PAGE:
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I thinking of bringing my existing app over to using CommonJS modules and using Browserify to bundle up the modules into one file.

I'm getting my head around writing modules but the one thing I'm a little sceptical before I dive in and start re-writing certain bits, is how can I optimise it slightly so I don't have to include Backbone, Underscore, jQuery and any helper files in in each file, ie.

var Backbone = require('/backbone');
var $ = require('/jquery');
var _ = require('/underscore');

At the top of each file is going to get a little tedious after a while.

Being a complete CommonJS, Browserify n00b, I'm wondering if I'm missing something very obvious somewhere?

share|improve this question
I think the other obvious thing besides the accepted answer is that most people do require modules where they're needed. This is an important part of the require pattern, IMHO. Tedious perhaps, but it's more than boilerplate; it's plainly stating which other pieces of code a given module is dependent on and where that code resides, and helps to keep code modular and independent. It's as far as possible from the classic PHP hell of grep'ing through files trying to find magical function definitions you know come from somewhere. – numbers1311407 Oct 5 '13 at 3:54
One of the very core principles of commonjs modules is that each explicitly label its dependencies. Saving key strokes, IMO, is NEVER a good reason to use a global. – srquinn Jan 18 '15 at 15:40
up vote 1 down vote accepted

The very obvious thing you're missing is that you can create globals in Node.js, and in the Browserify environment just the same. Either do it explicitly by using global.Backbone = require('/backbone'), or less explicit by just doing Backbone = require('/backbone') (without var in front).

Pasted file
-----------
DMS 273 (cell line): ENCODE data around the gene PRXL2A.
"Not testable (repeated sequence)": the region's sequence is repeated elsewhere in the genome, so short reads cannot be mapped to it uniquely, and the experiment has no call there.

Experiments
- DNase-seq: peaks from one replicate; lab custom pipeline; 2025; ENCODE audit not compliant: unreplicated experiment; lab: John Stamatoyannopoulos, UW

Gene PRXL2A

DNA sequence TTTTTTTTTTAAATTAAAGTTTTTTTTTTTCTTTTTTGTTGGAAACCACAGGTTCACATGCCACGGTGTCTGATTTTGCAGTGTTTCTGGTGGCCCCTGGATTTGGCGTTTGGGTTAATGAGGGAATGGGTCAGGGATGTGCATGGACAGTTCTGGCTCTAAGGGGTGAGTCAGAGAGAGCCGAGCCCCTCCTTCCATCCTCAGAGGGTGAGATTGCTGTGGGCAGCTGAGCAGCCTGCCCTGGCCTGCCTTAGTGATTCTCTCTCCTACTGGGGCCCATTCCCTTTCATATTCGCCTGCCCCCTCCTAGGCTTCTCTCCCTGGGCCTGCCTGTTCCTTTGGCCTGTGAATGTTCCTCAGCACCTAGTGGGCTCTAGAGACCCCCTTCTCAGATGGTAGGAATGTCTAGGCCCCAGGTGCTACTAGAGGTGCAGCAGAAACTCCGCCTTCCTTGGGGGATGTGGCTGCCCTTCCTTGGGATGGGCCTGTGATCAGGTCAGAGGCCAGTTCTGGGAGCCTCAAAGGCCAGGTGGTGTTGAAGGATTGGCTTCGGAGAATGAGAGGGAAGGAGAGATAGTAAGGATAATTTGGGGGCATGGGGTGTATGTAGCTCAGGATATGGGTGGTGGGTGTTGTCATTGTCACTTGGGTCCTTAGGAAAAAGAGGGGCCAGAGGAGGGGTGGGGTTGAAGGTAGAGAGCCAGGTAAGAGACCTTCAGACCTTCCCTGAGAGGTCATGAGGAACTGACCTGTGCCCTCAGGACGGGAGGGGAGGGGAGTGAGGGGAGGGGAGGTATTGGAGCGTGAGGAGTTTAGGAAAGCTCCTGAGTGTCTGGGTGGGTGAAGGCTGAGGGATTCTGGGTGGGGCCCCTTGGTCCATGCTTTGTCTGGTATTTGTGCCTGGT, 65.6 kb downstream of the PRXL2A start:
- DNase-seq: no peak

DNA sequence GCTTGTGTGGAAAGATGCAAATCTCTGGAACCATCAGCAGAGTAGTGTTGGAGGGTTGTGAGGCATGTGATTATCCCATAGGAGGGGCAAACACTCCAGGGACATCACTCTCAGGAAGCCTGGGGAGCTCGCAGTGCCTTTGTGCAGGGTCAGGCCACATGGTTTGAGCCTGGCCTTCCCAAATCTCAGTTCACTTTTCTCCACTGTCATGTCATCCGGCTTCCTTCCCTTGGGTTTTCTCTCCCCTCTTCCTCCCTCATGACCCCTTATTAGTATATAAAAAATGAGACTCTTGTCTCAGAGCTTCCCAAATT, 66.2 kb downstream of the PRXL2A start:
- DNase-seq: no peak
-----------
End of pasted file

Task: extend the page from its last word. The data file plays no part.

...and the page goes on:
Note that in the browser, the global object is in fact the window object. However, attaching to the window object would mean you lose compatibility with Node.js, because that typically doesn't have a global variable window defined.

share|improve this answer
This is what I did. It feels a little bit wrong considering the fact that we're using tools like Browserify to manage dependencies, but it's really fine as long as you keep it nicely organised and limit your dependence on globals. – basicallydan Feb 13 '14 at 17:00
While theoretically correct, I downvoted because you shouldn't be encouraging using a global to save on key strokes. This answer breaks one of the core principles of the commonjs spec which is that each module should explicitly define its dependencies. – srquinn Jan 18 '15 at 15:44

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